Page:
We investigate possible, probable and preferable futures in order to support decision making in the present against a range of timeframes. Technology developers can especially benefit from our work, as the pace of innovation in some high-tech areas is characterised by such ferocious velocities and sudden, unexpected turns that baffles even the most informed professionals:
“Heavier-than-air flying machines are impossible.” — Lord Kelvin, British mathematician and physicist, 1895
“… the age of electricity and of copper will be short. At the intense rate of production that must come, the copper supply of the world will last hardly a score of years. … Our civilization based on electrical power will dwindle and die.” — Ira Joralemon, American economic geologist and mining company executive, 1924
“I think there is a world market for maybe five computers.” — Accredited to Thomas Watson, chairman of IBM, 1943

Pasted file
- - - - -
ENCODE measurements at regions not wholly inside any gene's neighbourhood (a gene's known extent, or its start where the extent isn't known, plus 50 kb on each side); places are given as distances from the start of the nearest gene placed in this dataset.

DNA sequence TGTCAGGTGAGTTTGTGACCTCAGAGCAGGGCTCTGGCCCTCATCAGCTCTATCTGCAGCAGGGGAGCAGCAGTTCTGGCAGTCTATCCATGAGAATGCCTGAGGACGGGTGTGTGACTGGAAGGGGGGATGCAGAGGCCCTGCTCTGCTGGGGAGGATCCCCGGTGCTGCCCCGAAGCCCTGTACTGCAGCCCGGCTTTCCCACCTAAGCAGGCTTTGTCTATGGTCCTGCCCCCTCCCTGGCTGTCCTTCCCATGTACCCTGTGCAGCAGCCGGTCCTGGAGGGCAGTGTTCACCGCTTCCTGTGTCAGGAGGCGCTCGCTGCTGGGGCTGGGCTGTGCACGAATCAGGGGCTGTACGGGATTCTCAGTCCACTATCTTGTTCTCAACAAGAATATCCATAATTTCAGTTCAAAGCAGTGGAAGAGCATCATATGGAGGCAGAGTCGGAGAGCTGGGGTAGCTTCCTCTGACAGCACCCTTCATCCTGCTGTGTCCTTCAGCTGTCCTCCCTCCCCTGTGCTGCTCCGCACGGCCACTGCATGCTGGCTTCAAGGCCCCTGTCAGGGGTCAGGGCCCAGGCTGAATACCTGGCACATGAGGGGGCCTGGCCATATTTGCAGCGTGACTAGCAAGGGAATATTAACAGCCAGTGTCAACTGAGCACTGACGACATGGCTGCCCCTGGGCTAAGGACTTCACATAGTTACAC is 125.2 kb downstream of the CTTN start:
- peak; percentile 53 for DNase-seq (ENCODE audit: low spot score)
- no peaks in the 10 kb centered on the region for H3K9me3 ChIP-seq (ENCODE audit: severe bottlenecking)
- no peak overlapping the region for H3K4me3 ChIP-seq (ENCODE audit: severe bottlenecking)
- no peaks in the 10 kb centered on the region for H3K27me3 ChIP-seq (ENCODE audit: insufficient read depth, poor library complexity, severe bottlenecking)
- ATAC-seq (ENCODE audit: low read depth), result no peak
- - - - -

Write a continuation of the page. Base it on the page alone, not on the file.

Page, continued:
“Transmission of documents via telephone wires is possible in principle, but the apparatus required is so expensive that it will never become a practical proposition.”- Dennis Gabor, Noble prize laureate, 1962
“There is no reason anyone would want a computer in their home.” — Ken Olsen, president, chairman, and founder of Digital Equipment Corporation, 1977
Technology foresights are our attempts to describe the long-term future of converging technologies, such as informatics and communications technologies with the aim to identify the emerging innovations that are likely to produce the greatest economic and social benefits.